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AstraZeneca vaccine for COVID is 70% effective

The most recent results of a possible COVID-19 vaccine developed by the University of Oxford and AstraZeneca indicate that it is safe and 70% effective, but questions remain about how well it can help protect those 55 and older, one key concern for a vaccine that health authorities around the world hope to trust due to its low cost, availability and ease of use.

However, experts say the vaccine is likely to be approved, despite some confusion in the results and lower levels of protection than other vaccine candidates have shown.

“What we can see seems reasonable, but it’s a bit more complicated than what we’ve seen so far,” said Dr. Buddy Creech, a Vanderbilt University researcher who helped test two other vaccines. “If this had been the first report to come out, the field would still be excited to have a vaccine.”

The Lancet medical journal on Tuesday published partial results of the vaccine’s trials in the United Kingdom, Brazil and South Africa: safety results in 23,745 participants and protection levels in 11,636.

The results are difficult to interpret because an error led some participants to receive a half dose followed by a full dose rather than two full doses as expected.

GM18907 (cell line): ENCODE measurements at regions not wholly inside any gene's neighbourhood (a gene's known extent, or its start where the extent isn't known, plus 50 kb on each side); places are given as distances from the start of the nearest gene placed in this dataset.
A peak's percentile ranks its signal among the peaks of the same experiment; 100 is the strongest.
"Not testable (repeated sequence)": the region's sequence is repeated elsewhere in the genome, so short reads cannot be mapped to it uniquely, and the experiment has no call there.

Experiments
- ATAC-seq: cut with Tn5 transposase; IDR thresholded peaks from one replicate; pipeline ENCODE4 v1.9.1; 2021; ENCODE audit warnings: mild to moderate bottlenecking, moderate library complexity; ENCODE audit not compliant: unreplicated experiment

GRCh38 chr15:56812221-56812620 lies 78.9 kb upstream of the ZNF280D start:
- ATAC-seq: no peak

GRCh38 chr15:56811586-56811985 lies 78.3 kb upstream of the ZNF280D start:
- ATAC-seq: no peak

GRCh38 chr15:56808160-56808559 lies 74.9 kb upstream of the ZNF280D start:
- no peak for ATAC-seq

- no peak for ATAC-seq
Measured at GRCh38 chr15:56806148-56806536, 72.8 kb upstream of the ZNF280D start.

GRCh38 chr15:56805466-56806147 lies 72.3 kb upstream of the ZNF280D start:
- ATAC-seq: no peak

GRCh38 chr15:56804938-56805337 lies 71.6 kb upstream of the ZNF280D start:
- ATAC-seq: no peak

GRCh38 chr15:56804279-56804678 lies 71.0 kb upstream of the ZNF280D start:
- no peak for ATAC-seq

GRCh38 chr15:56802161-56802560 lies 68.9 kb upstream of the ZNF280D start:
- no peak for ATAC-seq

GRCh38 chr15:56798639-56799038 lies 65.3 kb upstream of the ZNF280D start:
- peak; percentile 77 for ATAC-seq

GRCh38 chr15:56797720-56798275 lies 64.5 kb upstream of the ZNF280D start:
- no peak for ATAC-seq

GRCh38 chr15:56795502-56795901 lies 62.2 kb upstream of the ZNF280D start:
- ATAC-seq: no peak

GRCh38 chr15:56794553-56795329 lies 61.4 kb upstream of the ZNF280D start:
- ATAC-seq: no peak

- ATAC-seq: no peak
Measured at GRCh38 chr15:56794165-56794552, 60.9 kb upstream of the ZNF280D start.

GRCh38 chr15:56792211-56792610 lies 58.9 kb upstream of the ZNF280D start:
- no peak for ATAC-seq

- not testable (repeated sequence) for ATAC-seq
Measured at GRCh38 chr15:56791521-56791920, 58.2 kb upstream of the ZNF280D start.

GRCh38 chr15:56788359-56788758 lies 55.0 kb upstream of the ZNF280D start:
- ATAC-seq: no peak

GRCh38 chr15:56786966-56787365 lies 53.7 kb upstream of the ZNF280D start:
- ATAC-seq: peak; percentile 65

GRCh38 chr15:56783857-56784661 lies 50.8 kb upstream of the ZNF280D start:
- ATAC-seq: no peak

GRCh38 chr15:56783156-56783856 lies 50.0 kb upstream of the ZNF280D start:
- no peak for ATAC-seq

The researchers say the vaccine protected 62% of those who received two full doses and 90% of those who initially received half the dose against the disease. However, independent experts have said that the second group was too small (2,741 people) to judge the possible value of that approach and that more evidence is needed.

The group that received half a dose also did not include anyone older than 55, and among others in the study, only about 20% were in that age group.

It was unclear if the results will be enough to prompt regulators in the UK and other countries to approve its use immediately.

“We have no concerns about the safety of the vaccine,” as there have been no hospitalizations or critically ill people among those who received it, and results from all study sites show benefits consistently, said study leader Andrew Pollard of Oxford

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